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  1. The middle of the 20th Century saw an italic handwriting and calligraphy renaissance in the U.K. and the U.S.A. Alfred Fairbank was the leading proponent in England of italic script as the best choice for handwriting. In the United States, Paul Standard (on the East Coast) and Lloyd Reynolds in Portland Oregon were leading advocates. In fact, the majority of professional calligraphers I have met on the West Coast to this day were students of Reynolds or students of his students. The fountain pens that were most available for italic writing in that era, at least in the United States, were the Osmiroid models and those made by Platignum, both from England. Both of these companies went out of business in the late 1970’s, but Osmiroid pens and nibs remain quite available on internet auction sites. Complete sets - a pen and six nibs of different widths - are found fairly often, many never used. Sets of Osmiroid italic nibs included the following widths: Fine, Medium, Broad, B2, B3 and B4. A “F inter M” width was also made. These sets came in Straight, Oblique and Left-handed versions. Osmiroid also made quite a variety of round-tipped nibs, but I am not going to discuss those. The most popular Osmiroid pens were the Model 65, a lever filler, and the Model 75, a thinner pen that was a small-capacity piston filler. Late in its life, Osmiroid produced a C/C filler with what they called “Easy change” nibs. These nibs came attached to a feed and section which screwed into the pen’s barrel. It used International Standard cartridges and converters. With the “Easy change” model, Osmiroid produced a series of shadow nibs of various widths, in addition to the round nib and italic nibs for which they were known. An Osmiroid Italic Set. The pens are a Model 75 in back and a Model 65 in front. Besides a pen and six nibs, the Osmiroid Italic sets also came with a product catalogue and a nice little instructional booklet for Foundational and Gothic lettering in some packages and for Italic in others. Osmiroid nibs are 23 Kt plated steel. They are un-tipped. In my opinion, they are among the best writing italic nibs ever produced. Osmiroid pens were always inexpensive. I suspect they were meant primarily for the student market. They certainly were not meant to compete with Parker, Conway-Stewart, Onoto, Mabie-Todd, Waterman and the like. So, we had excellent writing nibs in cheap pens. My very first fountain pen was an Osmiroid 65 I bought in the college bookstore my Freshman year. it came with the set of 6 italic nibs described above. I bought it to learn italic handwriting. Now, more than half a Century later, my taste in pens and my means are both quite different. I don’t recall exactly how I got the notion of having a pen made for me that accepted Osmiroid nibs, but I asked Shawn Newton to make me a piston filling pen with two sections - one that would accept Pelikan M800 nibs and the other that would accept Osmiroid nibs. This worked so well, I asked Shawn to make two more extra sections for Osmiroid nibs to fit two other pens of his in my collection. Now, Osmiroid nibs for the Model 65 and 75 have a nipple on the end of the carrier, and they did make a converter in the day. It was a little push-pull device of mediocre quality. They are not easily found today. I have been unable to find another make of converter that fits on the Osmiroid nib without modification. The nibs work well in piston fillers. Shawn’s suggestion for a less expensive alternative was to attach a squeezable bladder to the section - essentially a bulb-filler. I thought we should give that a try. And it works just fine! Close-up photo of the nibs, showing the carrier nipple, as described. The two new sections that make it possible to use Osmiroid nibs on Newton Pens. One section is installed (on an Ebonite Bamboo Eastman) and the other un-installed, allowing a view of the attached ink sac (for an Ebonite Quapaw). My old nibs now have a new life in rather upscale digs. They will be used a lot more than they had been in their original pens. I know many FPN members (at least those of mature years) with interests in italic writing or calligraphy first learned using Osmiroid pens, as I did. Chances are, unless the pens have been restored, the more common Model 65s have seriously deteriorated sacs. I am delighted to have found a great way to keep these marvelous nibs in use. I am happy to share it. Happy writing! David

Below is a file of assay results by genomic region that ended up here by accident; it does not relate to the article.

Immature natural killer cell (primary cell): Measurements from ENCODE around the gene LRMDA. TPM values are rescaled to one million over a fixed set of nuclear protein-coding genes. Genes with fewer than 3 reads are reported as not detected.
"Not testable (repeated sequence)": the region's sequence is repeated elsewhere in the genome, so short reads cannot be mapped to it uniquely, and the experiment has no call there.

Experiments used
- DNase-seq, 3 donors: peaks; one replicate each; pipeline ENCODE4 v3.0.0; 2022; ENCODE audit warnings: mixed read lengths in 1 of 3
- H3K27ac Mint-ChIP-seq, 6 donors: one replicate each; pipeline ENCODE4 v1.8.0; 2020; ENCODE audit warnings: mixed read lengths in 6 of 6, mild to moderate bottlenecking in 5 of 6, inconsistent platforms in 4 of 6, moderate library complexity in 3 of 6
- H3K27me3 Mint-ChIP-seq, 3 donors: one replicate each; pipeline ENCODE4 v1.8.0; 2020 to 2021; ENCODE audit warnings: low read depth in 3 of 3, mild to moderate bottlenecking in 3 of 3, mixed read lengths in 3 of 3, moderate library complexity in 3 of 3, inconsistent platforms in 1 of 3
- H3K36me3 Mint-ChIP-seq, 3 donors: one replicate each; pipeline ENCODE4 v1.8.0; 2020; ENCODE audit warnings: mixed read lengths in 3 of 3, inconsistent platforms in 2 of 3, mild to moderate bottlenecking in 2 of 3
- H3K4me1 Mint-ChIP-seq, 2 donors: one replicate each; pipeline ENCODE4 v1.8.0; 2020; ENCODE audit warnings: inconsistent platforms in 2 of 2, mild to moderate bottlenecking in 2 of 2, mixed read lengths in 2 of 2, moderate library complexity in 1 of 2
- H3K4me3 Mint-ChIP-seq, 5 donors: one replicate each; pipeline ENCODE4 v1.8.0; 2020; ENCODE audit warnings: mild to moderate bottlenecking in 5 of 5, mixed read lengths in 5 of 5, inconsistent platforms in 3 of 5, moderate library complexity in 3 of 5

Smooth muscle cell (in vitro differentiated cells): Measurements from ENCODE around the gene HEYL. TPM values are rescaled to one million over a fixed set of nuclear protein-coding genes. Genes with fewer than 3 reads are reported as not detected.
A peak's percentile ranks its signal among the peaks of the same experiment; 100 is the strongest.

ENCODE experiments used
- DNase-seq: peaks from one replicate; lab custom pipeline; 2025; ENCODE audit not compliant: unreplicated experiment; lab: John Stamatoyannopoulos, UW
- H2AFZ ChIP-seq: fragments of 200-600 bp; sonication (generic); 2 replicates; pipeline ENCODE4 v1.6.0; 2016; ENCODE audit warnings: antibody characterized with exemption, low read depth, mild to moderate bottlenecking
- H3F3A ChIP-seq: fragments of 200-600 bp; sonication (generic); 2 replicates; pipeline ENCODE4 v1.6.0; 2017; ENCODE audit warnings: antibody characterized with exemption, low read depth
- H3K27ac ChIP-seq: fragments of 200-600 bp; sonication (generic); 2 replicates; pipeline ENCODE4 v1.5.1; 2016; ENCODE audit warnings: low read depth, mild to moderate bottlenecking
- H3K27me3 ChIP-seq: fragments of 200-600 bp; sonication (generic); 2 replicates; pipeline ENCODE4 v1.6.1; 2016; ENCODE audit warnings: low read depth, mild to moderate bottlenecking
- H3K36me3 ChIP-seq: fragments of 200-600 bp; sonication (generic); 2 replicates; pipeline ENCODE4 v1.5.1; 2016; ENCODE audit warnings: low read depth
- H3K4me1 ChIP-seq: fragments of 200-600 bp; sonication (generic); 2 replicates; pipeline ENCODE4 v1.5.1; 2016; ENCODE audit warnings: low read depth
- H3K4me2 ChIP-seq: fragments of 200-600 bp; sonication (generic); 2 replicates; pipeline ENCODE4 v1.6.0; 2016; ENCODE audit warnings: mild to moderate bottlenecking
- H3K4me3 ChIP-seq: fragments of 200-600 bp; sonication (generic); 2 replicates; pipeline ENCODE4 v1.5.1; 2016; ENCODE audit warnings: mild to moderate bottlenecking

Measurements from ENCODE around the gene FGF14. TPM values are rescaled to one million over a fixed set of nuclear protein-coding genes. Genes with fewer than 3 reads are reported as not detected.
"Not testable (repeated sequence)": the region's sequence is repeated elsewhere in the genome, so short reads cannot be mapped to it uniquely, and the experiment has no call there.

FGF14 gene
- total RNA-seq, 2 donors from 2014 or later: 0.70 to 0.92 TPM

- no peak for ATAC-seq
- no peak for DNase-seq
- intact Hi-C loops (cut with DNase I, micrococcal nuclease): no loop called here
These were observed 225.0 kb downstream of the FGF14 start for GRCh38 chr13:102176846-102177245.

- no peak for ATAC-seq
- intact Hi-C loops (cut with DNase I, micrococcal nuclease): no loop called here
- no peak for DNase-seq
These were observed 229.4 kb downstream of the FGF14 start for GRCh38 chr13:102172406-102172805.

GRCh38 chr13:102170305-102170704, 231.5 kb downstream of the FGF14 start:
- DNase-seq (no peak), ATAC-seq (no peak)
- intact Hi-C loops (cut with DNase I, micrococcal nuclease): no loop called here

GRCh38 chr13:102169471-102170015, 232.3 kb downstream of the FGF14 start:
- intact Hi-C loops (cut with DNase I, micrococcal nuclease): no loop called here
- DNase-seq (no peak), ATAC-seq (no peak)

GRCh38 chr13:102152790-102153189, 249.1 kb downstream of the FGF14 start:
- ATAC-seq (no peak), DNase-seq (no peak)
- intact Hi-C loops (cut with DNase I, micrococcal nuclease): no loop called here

2. I asked Shawn Newton to make sections that accept Osmiroid nibs for two of his pens that are already in my collection. The new sections are terrific. I have posted about this in detail in the general calligraphy forum. FYI, here's a link: https://www.fountainpennetwork.com/forum/topic/327245-new-life-for-osmiroid-italic-nibs/?do=findComment&comment=3916133 Enjoy! David